All the attention of the current US presidential electioning has me reflecting on what is good leadership and is leadership aptitude enough or are there other factors?
I got to thinking about leaders I admire. Obviously I do not know these leaders personally, however, they are all leaders I’ve taken a keen interest in and followed their lives to varying degrees over the years. In this short, mini-series, I reflect on what appear to be factors that molded them as good, even great leaders. Leaders who the world is better for them having led. Leaders who finished (or are finishing) well. I may follow it with reflections on a few leaders the world may have been better without.
I invite you to join by sharing your own stories of leaders you admire and also by adding your reflections on
– Founder of The Body Shop
As a young woman she was happily running a small hotel with her husband. The Body Shop was birthed as a pragmatic response to a selfless act: They lived in England with two small children. Her husband, Gordon, had a dream of riding across America on horseback. The dream required him to be away for 2 years. Anita encouraged him to fulfil his dream, however, that left her with a dilemma. She knew she wouldn’t be able to run the hotel and fulfill her responsibilities as a mother if she was single parenting for 2 years. They sold the hotel and she started The Body Shop. In her book Body and Soul: Profits with Principles, she talks about the difficulties she encountered in the time her husband was away. What struck me about her life and how she grew as a leader was her constant outward focus. Her concern for the environment was genuine and shaped her policies – it also is a big part of what differentiated The Body Shop and contributed to their success. Travel broadened her exposure and her genuine empathy for those she met showed in her curiosity about their lives. Thus was birthed her fair trade. Her commitment to improving the lives of others by real trade (ie given fair price and gaining products of real value) again proved to be a significant differentiator and contributor to the businesses success.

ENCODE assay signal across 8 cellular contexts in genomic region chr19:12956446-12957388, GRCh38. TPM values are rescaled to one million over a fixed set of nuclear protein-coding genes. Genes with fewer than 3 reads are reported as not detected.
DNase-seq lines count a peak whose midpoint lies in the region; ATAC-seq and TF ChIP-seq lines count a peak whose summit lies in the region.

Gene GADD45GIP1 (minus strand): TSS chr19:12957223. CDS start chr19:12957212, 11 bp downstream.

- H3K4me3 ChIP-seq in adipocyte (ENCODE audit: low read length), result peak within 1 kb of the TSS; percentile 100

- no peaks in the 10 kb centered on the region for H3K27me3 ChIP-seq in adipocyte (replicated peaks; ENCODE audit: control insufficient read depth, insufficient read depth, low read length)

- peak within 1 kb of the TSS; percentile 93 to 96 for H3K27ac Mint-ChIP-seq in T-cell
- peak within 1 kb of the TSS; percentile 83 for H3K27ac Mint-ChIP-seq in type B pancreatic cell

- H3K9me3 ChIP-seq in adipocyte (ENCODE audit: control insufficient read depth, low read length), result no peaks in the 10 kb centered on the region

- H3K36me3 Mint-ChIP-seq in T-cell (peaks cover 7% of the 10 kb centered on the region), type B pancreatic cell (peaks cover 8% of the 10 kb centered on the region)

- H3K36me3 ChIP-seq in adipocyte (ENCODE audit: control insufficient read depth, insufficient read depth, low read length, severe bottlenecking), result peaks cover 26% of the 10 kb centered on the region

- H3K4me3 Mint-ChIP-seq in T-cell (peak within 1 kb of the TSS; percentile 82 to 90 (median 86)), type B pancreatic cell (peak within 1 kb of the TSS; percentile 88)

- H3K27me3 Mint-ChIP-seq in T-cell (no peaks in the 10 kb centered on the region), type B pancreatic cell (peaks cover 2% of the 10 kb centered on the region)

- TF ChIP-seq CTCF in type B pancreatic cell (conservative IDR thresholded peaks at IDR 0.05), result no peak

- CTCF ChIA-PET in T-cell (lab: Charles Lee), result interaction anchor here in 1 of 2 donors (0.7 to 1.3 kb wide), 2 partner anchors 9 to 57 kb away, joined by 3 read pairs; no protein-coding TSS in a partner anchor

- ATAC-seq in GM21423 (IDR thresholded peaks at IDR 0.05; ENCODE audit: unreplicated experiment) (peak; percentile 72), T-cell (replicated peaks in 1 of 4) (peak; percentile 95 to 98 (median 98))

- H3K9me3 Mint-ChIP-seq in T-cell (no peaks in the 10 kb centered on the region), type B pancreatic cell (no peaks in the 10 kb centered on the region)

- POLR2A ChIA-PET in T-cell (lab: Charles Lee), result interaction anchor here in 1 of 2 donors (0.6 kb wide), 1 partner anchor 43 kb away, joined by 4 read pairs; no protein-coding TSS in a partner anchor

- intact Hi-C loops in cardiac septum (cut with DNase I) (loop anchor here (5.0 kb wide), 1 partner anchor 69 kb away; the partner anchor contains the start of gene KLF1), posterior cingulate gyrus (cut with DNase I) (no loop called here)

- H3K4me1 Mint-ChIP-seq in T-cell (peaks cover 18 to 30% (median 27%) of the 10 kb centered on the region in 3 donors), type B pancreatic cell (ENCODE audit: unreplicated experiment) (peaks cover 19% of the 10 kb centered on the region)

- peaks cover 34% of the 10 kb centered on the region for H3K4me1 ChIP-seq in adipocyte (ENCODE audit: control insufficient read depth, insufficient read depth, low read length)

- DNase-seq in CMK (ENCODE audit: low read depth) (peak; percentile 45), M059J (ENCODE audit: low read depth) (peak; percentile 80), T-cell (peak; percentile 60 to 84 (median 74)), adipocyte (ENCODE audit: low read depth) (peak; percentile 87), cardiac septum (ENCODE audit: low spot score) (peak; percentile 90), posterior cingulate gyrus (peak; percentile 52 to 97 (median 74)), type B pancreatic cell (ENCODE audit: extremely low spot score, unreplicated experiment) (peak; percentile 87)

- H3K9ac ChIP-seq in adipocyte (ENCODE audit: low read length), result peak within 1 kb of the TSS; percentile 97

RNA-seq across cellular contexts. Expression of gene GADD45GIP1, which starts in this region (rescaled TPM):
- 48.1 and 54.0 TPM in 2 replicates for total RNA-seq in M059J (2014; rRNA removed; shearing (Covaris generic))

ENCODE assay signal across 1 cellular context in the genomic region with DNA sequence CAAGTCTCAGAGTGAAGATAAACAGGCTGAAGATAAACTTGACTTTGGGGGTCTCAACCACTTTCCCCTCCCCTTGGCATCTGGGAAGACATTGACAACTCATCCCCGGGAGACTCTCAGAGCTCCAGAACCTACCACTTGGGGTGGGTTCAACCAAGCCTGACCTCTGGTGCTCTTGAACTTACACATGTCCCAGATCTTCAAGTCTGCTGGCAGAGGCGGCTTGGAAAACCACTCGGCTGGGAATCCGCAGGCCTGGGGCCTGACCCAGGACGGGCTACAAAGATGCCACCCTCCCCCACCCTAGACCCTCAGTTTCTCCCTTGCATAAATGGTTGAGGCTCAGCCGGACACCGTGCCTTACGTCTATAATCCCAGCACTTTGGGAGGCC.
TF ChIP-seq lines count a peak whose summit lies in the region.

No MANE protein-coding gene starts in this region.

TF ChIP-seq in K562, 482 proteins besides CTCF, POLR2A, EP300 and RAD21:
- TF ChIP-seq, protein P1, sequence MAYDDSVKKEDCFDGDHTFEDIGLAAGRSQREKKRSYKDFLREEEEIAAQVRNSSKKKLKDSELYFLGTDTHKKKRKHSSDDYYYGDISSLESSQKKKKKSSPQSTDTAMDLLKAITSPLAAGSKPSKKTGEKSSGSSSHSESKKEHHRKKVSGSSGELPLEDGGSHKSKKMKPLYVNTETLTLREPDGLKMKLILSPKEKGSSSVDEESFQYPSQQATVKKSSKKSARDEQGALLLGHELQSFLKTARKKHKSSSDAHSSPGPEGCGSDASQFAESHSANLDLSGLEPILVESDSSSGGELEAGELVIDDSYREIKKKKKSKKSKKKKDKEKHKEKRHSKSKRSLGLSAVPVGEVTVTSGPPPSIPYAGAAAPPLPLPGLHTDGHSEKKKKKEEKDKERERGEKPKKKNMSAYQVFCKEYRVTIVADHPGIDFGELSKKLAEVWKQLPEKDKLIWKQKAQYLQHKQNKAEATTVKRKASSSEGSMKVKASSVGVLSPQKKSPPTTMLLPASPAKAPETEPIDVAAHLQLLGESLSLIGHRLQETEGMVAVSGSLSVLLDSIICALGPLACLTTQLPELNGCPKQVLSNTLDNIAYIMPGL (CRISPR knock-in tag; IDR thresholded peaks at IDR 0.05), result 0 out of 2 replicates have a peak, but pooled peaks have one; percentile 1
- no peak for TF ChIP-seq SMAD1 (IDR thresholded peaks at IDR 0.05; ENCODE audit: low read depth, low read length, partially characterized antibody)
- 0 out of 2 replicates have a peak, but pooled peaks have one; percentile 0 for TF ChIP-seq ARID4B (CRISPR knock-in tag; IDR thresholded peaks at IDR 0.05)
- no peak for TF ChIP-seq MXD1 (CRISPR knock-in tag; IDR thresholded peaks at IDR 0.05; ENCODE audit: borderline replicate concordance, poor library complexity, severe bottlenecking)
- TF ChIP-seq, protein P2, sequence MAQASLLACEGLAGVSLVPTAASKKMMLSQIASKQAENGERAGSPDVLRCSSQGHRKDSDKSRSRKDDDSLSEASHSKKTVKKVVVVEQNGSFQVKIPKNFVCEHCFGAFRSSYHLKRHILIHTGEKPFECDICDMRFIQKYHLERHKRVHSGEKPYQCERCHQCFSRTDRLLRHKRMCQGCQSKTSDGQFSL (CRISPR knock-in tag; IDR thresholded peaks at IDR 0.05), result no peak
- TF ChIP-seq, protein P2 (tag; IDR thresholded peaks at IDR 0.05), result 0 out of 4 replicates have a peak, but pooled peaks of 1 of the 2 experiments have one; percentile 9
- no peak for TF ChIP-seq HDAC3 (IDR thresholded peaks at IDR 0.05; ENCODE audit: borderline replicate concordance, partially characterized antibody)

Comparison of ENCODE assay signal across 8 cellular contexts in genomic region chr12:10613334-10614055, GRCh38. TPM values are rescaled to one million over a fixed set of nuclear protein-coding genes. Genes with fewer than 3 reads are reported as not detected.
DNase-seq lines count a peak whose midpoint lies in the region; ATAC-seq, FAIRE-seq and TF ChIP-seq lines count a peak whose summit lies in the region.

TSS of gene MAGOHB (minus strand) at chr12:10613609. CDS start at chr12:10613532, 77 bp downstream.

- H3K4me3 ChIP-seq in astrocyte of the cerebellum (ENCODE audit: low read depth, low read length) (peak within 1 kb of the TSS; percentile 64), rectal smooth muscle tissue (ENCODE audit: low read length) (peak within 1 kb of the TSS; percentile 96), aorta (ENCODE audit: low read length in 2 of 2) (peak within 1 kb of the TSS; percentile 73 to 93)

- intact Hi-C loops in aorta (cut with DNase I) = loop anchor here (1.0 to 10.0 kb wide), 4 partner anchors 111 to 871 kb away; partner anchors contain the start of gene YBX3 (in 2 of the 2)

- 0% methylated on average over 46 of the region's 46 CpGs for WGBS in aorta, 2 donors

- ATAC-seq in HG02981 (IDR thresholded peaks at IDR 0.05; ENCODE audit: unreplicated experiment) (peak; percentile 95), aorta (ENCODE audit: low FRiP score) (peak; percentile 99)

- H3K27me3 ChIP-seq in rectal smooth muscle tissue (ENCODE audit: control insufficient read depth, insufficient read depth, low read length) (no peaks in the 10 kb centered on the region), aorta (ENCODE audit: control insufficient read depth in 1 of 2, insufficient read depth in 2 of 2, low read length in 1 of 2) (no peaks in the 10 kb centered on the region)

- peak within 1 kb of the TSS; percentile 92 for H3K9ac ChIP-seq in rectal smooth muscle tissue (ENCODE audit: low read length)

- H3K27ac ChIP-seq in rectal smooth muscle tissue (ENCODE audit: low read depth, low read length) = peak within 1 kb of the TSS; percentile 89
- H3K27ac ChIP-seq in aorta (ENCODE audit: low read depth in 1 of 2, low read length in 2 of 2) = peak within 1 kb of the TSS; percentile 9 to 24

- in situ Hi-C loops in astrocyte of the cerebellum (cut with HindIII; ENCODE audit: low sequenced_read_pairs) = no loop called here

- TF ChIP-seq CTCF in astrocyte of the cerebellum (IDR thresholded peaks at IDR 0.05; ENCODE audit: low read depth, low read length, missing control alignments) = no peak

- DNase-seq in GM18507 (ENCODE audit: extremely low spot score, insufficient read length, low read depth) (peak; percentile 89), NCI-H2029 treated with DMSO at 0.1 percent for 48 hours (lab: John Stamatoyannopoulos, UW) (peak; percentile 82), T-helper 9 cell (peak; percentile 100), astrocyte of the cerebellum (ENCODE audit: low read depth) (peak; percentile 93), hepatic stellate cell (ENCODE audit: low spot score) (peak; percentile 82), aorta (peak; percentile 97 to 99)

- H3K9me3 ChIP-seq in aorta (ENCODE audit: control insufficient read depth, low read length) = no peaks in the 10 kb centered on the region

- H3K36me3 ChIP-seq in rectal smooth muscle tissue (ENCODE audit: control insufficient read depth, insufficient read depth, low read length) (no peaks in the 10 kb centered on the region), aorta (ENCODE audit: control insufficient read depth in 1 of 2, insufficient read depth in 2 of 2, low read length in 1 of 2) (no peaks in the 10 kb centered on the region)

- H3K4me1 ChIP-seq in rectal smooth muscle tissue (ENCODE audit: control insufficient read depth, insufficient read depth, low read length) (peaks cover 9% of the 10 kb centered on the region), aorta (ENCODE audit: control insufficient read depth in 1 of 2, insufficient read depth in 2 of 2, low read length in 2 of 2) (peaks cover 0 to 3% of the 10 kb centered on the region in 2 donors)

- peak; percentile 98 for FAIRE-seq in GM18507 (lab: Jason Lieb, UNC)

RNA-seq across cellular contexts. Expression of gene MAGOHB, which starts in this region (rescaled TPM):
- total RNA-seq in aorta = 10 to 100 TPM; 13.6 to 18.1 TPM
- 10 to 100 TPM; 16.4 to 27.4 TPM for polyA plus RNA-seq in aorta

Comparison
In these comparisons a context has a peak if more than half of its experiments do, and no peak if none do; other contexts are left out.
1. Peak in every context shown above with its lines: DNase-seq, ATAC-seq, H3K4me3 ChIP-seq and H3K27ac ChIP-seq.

As I reflect on Anita Roddick’s life I see a woman who lived true to her values even when it was tough, who didn’t allow ambition to swallow up the greater meaning of live and who built a global business by choosing the right partners (see more in the book) and by actioning, not just talking, about the greater good. She didn’t set out to be great, but became great through seeing and seizing opportunities for herself and others. She died in 2007 leaving behind a legacy within her family, her business and her social footprint to be proud of. We pay tribute to her life.